Lascañas’ ICC affidavit: No laughing matter

CHEERS TO Rappler for its comprehensive series on retired Davao City police officer Arturo Lascañas’  International Criminal Court (ICC) affidavit. With more articles to come,  12 parts of the series have been published, reporting in great detail Lascañas’ “personal knowledge”  of the Davao Death Squad’s (DDS) activities in his 186-page affidavit submitted to the ICC in November 2020. The ICC authorized last September 15 a probe into President Duterte’s drug war killings, as well as the killings in Davao when he was still mayor. 

Holding Duterte and the DDS accountable  has long felt like a lost cause. With hopes of attaining justice rekindled by the ICC’s decision, Lascañas’ whistleblowing has become more relevant than ever. 

Given the  gore of the stories contained in Lascañas’ testimony, it would be easy for a Duterte partisan to dismiss them as tall tales. But Rappler’s investigative team that worked on the series did what any journalistic team should do: track and document Lascañas’ public testimonies in 2017, reach out to him as many times as necessary to confirm information after he had gone into hiding, and corroborate or contrast these with earlier affidavits by other confessed members of the DDS and the past testimonies of the police, as well as public disclosures by Duterte and other persons allegedly involved with the death squad.

The series expounded heavily on the brutality with which the DDS operated in Davao City and the protection granted  them first, by then-mayor Duterte, who eventually became president, second, by the men in his Cabinet and his allies in the Senate.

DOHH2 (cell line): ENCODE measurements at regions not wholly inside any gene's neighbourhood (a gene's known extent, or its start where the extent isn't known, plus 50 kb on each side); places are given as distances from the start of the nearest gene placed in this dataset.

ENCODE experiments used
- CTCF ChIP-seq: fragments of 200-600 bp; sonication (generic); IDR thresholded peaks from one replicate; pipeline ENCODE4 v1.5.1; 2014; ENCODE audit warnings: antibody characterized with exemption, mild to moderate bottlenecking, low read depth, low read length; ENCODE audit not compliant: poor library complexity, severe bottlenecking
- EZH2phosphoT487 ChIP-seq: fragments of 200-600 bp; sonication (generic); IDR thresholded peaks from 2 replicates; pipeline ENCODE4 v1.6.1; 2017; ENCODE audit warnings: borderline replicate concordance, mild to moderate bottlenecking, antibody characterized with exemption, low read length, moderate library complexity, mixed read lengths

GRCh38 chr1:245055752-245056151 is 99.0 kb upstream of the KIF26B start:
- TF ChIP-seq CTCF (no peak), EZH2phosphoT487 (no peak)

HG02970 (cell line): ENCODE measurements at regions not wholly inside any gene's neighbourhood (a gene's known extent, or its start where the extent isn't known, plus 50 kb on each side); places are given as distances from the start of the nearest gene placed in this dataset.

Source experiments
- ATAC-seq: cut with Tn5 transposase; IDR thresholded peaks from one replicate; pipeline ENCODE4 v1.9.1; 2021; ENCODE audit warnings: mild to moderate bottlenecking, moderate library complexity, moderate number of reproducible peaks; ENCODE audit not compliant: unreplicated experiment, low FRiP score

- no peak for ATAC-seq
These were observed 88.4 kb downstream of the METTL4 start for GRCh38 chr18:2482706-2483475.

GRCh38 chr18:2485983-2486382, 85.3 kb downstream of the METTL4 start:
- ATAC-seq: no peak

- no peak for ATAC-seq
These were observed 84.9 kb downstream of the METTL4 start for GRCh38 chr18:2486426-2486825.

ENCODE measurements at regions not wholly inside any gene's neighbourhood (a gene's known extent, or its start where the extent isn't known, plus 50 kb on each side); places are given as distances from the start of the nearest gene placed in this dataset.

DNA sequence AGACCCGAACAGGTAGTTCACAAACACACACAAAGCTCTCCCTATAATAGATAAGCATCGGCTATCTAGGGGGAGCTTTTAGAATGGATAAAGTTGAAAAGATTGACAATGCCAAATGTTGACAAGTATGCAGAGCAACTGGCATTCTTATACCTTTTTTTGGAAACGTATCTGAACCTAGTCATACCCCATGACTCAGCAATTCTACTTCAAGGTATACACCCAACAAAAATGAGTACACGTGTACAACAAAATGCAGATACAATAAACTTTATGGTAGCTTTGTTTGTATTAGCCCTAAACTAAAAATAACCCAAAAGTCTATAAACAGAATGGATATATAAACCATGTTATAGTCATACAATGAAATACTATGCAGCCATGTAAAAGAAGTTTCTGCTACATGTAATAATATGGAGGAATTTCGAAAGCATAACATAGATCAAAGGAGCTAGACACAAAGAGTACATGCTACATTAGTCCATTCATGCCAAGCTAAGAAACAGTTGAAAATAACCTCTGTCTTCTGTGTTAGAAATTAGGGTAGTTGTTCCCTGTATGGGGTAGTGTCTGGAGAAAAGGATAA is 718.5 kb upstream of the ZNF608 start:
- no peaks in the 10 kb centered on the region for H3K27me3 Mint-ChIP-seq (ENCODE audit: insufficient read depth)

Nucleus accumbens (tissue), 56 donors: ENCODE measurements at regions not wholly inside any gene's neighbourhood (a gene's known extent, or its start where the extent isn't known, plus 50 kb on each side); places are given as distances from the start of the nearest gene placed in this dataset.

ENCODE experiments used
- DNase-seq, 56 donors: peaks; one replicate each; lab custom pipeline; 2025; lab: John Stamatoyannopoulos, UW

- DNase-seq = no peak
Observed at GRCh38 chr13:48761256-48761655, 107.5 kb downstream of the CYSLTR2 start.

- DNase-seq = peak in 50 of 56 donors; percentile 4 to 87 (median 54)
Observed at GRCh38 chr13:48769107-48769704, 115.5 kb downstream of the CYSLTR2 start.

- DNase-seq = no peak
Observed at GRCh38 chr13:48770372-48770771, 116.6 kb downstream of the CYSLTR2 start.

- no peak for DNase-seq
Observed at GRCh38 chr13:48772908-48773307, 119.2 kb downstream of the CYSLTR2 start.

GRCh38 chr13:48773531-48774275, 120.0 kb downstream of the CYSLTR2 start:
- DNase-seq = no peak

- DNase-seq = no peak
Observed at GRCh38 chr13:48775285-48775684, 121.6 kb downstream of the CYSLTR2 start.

Citing portions of Lascañas’ affidavit, Rappler established the connections and mapped out who were involved directly and indirectly in DDS operations and whose interests were being protected. Of particular interest is  the affidavit’s claim that Duterte had long coddled alleged drug trader Michael Yang, his former economic adviser and the same person now being implicated in the anomalous multibillion-peso pandemic deals of government with Pharmally Pharmaceuticals.

Lascañas also mentioned the mass graves that Duterte himself allegedly visited and the transactions that were facilitated by inordinate amounts of cash rewards. One such transaction, said Lascanas,  was the abduction and murder of the Patasaja family, whose head of the family was suspected of having kidnapped the wife of a local banker. Supposedly on Duterte’s orders, the DDS team that included Lascañas also killed Patasaja’s pregnant wife, his young child, his senior father-in-law and two househelp so as to leave no  eyewitnesses. Lascañas claims this mission haunts him to this day.

Rappler clarified that the limited immunity deal which the Office of the Prosecutor (OTP) of the ICC granted to Lascañas meant that his confessions would not be used against him, but he can be persecuted for perjury or lying under oath. Likewise, he can still be prosecuted in Philippine courts.

The level of detail in the affidavit of Lascanas already lends it credibility. But Rappler’s method of reporting further established the affidavit as a legal and consequential undertaking, one that should be kept in the public mind as it involves none other than the highest official  in government. The series also pointed out that it sought sources implicated by Lascañas, many of whom were unavailable for comment or declined to do so.

Lascañas believes that he is on the side of truth, and does not fear Duterte. In its 11th installment, the series profiled Lascañas and recounts his turnaround from a loyal cop to a whistleblower. In his affidavit, he wrote of when the DDS murdered his brother, Fernando B. Lascañas: “My strength, my whole being, then withered, but not my soul and spirit.” Philippine media should keep an eye on him and on the ICC proceedings more closely.